When buying or selling crude oil your company cannot afford not to install a Komax CT mixer before sampling. As we all know $40 per barrel has come and gone.


Especificaciones Detalladas

Komax Custody Transfer or CT mixer are installed upstream of the sampling point in a crude oil transfer line. They assure that the bottom sediment and water – B, S & W – is thoroughly dispersed throughout the crude oil stream. An even water droplet size and distribution occurs over a wide flow range. This means that the automatic sampler takes a truly representative sample.

Komax CT mixers are installed in petroleum product transfer lines such as ship and tank truck terminals or refinery transfers in combination with a LACT unit. CT mixers are supplied with weld neck flanges or ends prepared for welding. For ease of installation Komax CT mixers are supplied complete with two inch flanged port for the automatic sampler connection. Dimensions and design graphs for all CT mixers are listed below.

Special features provide effective mixing.

The Komax CT mixer was specially designed to solve conventional custody transfer mixing problems. The CT mixer may be installed in a horizontal or vertical pipeline. In a horizontal line, the first mixing element is set 30 degrees off the centerline so the bottom mixing element ear acts as a ramp, forcing the bottom water up into the crude (see Figures 1 and 2). The internal vortices or back-mixing created by the Komax mixing elements also rotate the blend backwards from wall to eliminates any wall streaming and produces a very uniform distribution and droplet size of the water in the crude.

A very important feature of the Komax CT mixer is the addition of a special, last mixing element that cancels all of the axial rotation of the flow downstream of the mixer. Violent rotation of the stream would cause the centrifuging problem (barber poling) of the water to re-occur. The automatic sampler is located two to four pipe diameters downstream of the mixer. The resulting samples provide highly reliable net crude oil measurements.

CT Mixer without side sampler port

Ejemplo real



Desalado de Crudo
Static mixer improves desalting efficiency

An in-line static mixer has increased salt removal from crude oil at a large West Coast refinery, says the mixer supplier, Komax Systems Inc.

The mixer was installed at a 150,000 bid crude distillation unit’s desalter.

Crude at this refinery is a mixture of local production and imports from Indonesia and Alaska.

In the past, the refiner used a typical globe-type mix valve to mix fresh water with crude at the desalters. The crude is heated to 300 degrees F., mixed with 5% fresh water, and then fed to desalters.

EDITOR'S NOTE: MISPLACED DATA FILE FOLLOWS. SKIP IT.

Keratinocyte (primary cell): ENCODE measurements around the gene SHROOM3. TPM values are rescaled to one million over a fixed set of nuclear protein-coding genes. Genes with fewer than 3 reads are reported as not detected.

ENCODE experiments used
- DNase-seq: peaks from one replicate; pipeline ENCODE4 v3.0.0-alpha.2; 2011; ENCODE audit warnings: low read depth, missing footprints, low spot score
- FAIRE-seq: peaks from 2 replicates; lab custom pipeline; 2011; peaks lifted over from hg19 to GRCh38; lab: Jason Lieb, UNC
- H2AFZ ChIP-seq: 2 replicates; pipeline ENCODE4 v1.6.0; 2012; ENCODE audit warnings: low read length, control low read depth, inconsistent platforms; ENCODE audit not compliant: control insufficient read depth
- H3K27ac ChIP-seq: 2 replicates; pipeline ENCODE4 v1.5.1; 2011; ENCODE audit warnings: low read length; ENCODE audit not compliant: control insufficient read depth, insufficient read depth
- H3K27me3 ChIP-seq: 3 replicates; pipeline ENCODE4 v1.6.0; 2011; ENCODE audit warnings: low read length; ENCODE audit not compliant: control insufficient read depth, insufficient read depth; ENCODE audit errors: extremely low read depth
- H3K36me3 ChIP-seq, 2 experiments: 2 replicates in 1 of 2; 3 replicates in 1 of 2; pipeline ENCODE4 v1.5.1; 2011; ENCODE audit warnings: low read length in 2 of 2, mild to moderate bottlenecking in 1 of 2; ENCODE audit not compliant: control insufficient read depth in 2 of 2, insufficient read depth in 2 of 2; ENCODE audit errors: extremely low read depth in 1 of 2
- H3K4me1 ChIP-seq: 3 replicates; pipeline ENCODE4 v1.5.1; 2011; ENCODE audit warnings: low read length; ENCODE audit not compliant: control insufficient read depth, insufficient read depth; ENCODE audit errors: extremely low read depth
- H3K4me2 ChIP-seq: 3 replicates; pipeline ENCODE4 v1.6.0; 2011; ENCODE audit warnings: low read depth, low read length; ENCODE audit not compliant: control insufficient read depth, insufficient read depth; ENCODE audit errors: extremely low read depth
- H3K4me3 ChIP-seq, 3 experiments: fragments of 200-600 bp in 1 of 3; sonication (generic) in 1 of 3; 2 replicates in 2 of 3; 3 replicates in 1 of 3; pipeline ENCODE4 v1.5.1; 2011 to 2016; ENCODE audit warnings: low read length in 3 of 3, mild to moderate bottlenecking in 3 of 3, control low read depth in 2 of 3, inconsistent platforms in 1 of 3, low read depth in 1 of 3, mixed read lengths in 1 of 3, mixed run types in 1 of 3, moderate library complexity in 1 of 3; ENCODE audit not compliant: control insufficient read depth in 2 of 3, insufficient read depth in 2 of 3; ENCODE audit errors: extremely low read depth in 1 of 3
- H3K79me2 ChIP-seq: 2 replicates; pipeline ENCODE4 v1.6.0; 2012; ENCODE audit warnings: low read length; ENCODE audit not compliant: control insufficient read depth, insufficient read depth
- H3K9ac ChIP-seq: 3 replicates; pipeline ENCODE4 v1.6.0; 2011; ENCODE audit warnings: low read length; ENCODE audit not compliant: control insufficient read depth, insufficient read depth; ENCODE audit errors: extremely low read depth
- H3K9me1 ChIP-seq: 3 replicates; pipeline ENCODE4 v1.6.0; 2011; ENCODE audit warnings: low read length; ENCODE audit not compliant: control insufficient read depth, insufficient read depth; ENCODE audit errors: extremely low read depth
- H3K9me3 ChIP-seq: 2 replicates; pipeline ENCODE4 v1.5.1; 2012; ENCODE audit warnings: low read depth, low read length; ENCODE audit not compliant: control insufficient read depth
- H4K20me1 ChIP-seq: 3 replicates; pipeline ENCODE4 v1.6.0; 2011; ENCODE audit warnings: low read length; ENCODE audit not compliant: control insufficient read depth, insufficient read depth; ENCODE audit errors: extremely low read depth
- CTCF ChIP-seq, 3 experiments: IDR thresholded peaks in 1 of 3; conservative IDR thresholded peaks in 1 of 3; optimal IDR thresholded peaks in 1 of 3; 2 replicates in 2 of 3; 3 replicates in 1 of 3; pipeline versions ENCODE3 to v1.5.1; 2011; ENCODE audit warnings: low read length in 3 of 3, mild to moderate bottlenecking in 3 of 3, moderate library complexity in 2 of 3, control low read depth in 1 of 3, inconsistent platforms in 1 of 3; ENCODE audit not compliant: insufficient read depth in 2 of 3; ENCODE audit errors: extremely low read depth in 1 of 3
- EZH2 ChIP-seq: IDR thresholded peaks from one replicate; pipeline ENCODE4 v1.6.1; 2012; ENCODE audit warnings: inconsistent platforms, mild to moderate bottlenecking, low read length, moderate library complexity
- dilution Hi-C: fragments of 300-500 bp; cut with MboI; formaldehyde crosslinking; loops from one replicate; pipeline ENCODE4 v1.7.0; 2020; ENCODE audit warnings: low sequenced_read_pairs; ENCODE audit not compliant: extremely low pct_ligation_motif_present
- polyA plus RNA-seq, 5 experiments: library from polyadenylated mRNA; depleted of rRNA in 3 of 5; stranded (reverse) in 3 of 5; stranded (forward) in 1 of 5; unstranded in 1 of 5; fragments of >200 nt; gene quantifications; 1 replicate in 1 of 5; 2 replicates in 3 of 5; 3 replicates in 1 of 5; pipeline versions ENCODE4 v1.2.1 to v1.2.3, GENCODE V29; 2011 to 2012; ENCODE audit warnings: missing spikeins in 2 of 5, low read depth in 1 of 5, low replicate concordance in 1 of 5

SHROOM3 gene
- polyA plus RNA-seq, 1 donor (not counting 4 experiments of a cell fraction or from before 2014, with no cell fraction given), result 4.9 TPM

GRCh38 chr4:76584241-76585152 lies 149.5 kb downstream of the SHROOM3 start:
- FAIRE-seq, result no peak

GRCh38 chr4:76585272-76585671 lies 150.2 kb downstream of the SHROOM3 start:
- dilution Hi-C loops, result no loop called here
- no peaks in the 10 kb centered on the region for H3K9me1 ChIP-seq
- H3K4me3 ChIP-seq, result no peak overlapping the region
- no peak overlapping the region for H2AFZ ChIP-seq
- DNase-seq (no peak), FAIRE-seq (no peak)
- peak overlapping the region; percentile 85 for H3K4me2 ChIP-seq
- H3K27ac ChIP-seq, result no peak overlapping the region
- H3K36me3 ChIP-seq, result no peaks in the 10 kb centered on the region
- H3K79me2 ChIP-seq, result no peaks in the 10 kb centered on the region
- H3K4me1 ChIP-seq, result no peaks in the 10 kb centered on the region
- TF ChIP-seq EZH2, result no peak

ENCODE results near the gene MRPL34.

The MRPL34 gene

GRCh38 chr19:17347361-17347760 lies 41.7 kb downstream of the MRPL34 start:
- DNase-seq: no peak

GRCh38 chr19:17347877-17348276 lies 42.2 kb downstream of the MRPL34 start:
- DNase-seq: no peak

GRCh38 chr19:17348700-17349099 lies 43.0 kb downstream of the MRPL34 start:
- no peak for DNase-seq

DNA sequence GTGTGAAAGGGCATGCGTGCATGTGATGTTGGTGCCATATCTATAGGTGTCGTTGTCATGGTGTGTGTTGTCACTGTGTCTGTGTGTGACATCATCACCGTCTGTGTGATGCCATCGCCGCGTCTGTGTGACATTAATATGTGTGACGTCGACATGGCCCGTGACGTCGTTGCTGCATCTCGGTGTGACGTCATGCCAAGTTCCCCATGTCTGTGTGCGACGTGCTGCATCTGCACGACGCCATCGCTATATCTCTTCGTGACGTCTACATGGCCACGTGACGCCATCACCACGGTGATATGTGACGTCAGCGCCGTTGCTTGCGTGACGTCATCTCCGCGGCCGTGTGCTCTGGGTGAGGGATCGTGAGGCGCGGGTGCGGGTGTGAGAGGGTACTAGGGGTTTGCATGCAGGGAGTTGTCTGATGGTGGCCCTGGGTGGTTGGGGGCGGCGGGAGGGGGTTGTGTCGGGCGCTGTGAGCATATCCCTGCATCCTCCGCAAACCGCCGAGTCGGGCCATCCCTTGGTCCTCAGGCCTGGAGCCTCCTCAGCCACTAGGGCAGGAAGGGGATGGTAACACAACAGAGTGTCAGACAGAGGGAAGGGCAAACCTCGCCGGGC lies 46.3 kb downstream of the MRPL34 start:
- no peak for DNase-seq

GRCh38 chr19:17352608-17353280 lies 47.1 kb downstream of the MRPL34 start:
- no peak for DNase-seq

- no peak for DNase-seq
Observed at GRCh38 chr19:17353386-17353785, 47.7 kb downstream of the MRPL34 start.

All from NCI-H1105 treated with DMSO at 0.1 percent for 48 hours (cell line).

Chemical and electrostatic treatment is used in the desalters to remove salt and water from the crude.

Pressure drop in the mix valve was typically set at 10 psi. However, when the processing of heavy (14 degree API) naphthenic crudes was attempted, the oil/water mixture formed a stable emulsion in the desalter. This prevented economic processing of this low cost, domestic crude. Several problem areas were identified which could contribute to stabilizing emulsions. One was the high shear-rate mixing found in the mix valve.

The crude oil and water are then simultaneously mixed though two-by-two division, cross-current mixing, and back-mixing, which improves turbulence and increases mixing efficiency without requiring high fluid shear velocities.

The modified desalter system has operated well on 14" and 22" API naphthenic crudes, with less that 5% oil in the effluent water.

As an unexpected bonus, salt removal also increased as a result of using the static mixer (Table 1). Depending on the type of crude oil, the refiner has been able to remove between 5% and 10% more salt than by the mix valve method. With less salt carried over out of desalter, less corrosive HCI will be generated in the crude unit furnaces. This will require less ammonia to neutralize the atmospheric column overhead stream.

At the same time, the mixer has helped reduce emulsions formed by too much pressure drop created by the mix valve. With less oil carry under, less fuel is consumed from having to reheat recycled oil up to 300 degree F before it re-enters the crude unit.

In addition, the new mixer has a better turndown ratio than the mix valve. The Komax unit has performed satisfactorily at rates as low as 35% of its design capacity.

Previous types of static mixers were unable to operate effectively at these levels.

Also, pressure drop due to the mixing device was decreased for 10 psi to 1.5 psi. Depending on the particular situation this could have energy conservation or through put incentives.

The refiner calculates that the mixer will pay for itself in its first year of operation with combined savings of $4,000/year in lower power consumption and chemical costs and $1,000/year in lower fuel costs.

Average desalter performance *
in, † Salt
out, † %
Mix Valve
90,000 b/d 22º API Crude 42 4.4 89%
14º API Crude § ----- ----- -----

Static Mixer
90,000 b/d 22º API Crude 41 1.6 96%
45,000 b/d 14º Crude 43 º 97%

* Desalters, mix valve, and static mixer all designed for full design crude unit feed rate of 150 MBPD.
† Pounds NaCl per 1000 bbl crude.
§ Crude Unit did not run 14º crude before desalter modifications, which included the static mixer, because stable emulsions were formed.

The in-line static mixer is contained within the flanged section of the pipe shown.